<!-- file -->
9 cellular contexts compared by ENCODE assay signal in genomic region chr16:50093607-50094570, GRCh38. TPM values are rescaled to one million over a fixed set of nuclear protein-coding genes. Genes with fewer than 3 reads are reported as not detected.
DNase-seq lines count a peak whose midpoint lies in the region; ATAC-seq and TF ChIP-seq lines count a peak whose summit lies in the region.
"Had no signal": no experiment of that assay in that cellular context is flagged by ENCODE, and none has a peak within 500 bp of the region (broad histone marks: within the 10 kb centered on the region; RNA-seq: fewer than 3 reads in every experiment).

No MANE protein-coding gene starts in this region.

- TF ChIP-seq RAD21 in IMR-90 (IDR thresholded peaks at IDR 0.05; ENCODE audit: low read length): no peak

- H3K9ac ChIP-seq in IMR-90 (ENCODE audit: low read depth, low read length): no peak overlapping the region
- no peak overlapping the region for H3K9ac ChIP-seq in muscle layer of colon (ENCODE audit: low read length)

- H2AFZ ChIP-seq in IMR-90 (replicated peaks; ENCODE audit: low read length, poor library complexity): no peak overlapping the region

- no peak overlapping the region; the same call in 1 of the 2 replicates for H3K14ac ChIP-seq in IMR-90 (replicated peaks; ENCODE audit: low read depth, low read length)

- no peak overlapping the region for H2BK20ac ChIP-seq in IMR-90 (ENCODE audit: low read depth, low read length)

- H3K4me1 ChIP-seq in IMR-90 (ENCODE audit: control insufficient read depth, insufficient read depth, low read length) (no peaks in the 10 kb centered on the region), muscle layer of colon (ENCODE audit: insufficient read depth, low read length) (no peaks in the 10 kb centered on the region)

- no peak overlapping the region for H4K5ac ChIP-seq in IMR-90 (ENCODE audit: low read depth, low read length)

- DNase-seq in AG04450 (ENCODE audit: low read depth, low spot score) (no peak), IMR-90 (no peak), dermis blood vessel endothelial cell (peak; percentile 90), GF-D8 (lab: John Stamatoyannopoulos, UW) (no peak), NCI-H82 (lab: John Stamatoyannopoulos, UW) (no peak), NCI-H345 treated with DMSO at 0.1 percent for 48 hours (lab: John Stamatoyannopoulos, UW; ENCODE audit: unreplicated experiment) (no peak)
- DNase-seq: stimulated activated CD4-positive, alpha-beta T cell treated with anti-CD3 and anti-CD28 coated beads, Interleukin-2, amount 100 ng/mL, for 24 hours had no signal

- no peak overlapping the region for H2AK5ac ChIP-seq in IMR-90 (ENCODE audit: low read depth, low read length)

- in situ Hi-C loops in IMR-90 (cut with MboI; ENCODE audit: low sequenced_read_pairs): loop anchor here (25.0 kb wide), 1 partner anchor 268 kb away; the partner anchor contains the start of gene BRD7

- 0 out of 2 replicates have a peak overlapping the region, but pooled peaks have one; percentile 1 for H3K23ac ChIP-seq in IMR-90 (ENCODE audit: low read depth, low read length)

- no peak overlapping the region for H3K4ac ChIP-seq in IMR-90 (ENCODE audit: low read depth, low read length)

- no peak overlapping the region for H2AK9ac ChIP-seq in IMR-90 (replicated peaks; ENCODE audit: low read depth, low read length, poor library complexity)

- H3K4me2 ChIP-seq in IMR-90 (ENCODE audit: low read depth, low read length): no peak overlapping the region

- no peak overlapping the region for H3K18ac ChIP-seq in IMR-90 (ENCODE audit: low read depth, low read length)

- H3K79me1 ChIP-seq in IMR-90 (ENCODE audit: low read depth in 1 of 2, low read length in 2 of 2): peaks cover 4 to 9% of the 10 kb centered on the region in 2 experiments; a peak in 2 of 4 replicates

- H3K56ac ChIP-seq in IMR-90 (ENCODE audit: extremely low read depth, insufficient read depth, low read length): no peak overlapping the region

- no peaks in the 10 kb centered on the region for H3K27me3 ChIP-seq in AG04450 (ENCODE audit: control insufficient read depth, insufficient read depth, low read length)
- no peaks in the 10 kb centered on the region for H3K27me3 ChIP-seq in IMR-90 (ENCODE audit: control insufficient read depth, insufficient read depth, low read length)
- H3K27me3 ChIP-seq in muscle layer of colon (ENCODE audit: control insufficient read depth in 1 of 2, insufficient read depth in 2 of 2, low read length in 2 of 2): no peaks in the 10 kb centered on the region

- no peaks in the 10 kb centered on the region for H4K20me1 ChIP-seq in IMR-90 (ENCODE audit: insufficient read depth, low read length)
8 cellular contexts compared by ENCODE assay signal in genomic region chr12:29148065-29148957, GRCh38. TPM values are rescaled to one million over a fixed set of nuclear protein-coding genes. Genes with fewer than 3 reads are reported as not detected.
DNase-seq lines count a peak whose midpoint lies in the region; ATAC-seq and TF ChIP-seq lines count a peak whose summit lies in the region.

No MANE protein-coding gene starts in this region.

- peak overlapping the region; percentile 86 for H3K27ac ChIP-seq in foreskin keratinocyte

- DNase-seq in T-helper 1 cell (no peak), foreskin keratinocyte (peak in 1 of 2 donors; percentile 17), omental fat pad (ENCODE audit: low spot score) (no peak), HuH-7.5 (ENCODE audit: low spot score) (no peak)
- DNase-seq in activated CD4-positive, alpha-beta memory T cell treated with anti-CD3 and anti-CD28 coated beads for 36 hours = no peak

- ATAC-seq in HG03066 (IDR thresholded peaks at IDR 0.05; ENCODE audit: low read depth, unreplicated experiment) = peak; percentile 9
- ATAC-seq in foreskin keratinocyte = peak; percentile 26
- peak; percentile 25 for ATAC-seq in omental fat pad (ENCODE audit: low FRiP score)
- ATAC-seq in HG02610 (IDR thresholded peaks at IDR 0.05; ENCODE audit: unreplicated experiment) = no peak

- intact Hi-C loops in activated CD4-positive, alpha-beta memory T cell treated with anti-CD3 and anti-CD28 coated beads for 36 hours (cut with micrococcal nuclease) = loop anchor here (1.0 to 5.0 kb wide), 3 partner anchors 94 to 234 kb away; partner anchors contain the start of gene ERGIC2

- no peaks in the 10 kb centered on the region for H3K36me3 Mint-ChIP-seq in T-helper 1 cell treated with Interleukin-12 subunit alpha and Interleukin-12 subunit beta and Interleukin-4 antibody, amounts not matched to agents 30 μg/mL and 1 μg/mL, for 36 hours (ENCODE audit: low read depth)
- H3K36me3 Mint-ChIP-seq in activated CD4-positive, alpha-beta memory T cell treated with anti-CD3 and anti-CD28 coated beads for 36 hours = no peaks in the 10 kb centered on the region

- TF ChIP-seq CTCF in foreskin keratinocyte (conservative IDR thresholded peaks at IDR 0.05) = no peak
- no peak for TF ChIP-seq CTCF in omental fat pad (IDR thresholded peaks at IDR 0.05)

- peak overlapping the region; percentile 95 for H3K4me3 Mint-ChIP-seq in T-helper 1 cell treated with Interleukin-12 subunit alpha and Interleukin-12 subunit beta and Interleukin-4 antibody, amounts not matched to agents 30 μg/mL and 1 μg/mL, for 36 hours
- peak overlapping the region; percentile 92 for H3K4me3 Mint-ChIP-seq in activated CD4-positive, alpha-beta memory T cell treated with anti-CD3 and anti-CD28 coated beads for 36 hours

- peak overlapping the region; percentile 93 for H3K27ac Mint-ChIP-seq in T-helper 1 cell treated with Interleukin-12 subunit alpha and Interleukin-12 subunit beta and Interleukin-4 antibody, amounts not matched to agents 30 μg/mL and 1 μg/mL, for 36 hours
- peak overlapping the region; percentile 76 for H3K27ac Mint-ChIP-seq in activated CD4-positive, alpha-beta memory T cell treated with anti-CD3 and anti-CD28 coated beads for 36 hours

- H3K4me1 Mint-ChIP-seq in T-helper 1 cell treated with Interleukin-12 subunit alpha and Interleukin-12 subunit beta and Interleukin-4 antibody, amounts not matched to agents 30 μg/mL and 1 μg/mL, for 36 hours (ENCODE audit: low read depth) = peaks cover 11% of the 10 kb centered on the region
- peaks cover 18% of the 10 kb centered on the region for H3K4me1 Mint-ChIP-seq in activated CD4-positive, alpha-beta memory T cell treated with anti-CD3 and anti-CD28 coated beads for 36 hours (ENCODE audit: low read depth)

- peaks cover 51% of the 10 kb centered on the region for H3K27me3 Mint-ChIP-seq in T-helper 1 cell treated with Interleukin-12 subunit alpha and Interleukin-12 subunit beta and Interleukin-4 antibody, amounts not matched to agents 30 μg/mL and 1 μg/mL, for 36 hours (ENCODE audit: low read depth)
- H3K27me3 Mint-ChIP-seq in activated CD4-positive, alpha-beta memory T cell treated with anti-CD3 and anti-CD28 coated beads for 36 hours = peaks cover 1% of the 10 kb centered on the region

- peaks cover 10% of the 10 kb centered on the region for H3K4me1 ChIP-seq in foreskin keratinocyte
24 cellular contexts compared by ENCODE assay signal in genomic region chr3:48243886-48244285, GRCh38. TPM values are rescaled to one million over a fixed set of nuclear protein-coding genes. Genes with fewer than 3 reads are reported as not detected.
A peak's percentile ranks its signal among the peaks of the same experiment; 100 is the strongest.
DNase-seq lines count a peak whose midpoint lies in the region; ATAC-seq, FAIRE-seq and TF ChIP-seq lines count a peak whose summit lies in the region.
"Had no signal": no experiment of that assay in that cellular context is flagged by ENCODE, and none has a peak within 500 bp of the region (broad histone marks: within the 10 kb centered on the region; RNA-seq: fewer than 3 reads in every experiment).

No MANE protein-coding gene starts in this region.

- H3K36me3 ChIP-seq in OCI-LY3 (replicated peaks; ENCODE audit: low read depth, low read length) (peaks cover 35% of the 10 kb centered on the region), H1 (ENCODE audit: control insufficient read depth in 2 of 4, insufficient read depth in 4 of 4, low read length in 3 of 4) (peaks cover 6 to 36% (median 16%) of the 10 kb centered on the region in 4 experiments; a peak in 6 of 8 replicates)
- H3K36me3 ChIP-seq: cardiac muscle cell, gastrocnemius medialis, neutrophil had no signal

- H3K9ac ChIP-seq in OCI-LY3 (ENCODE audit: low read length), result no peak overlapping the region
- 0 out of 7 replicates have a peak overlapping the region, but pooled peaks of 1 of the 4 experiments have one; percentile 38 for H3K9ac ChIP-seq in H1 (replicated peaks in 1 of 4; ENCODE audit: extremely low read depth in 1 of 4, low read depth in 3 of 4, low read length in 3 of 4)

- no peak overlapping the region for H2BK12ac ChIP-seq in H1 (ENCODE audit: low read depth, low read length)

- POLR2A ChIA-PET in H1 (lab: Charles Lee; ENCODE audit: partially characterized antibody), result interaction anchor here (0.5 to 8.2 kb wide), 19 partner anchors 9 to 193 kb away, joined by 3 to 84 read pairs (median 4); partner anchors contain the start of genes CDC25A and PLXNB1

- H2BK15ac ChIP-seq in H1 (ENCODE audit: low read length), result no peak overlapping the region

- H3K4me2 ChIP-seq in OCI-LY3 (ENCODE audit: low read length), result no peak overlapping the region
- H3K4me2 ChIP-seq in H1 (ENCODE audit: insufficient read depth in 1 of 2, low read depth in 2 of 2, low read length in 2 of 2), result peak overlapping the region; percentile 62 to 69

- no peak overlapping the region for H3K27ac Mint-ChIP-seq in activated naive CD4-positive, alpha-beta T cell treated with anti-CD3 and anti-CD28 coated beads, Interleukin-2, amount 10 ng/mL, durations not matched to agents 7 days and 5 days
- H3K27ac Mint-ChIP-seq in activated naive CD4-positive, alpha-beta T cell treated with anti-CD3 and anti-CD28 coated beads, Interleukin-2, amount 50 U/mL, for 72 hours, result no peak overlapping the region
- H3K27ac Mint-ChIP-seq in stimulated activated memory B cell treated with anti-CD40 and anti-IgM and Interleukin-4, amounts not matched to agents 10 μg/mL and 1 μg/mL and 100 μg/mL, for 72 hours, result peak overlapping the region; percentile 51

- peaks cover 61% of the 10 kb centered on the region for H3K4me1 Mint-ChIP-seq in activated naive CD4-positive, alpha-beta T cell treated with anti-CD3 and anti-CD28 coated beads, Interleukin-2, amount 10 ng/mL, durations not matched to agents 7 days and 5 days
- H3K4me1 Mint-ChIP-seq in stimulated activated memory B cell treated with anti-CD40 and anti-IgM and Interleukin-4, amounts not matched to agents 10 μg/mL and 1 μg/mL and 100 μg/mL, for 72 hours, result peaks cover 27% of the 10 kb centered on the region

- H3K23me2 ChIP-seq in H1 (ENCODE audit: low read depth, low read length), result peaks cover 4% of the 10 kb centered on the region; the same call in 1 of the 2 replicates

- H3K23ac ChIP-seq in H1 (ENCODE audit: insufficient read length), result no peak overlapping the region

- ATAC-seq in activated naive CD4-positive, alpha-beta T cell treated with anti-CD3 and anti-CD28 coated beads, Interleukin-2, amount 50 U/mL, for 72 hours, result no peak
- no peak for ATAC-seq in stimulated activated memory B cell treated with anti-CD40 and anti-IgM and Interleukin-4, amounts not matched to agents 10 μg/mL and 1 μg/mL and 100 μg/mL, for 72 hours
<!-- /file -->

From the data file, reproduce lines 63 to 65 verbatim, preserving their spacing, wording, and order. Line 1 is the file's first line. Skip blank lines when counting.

- H2BK15ac ChIP-seq in H1 (ENCODE audit: low read length), result no peak overlapping the region

- H3K4me2 ChIP-seq in OCI-LY3 (ENCODE audit: low read length), result no peak overlapping the region
- H3K4me2 ChIP-seq in H1 (ENCODE audit: insufficient read depth in 1 of 2, low read depth in 2 of 2, low read length in 2 of 2), result peak overlapping the region; percentile 62 to 69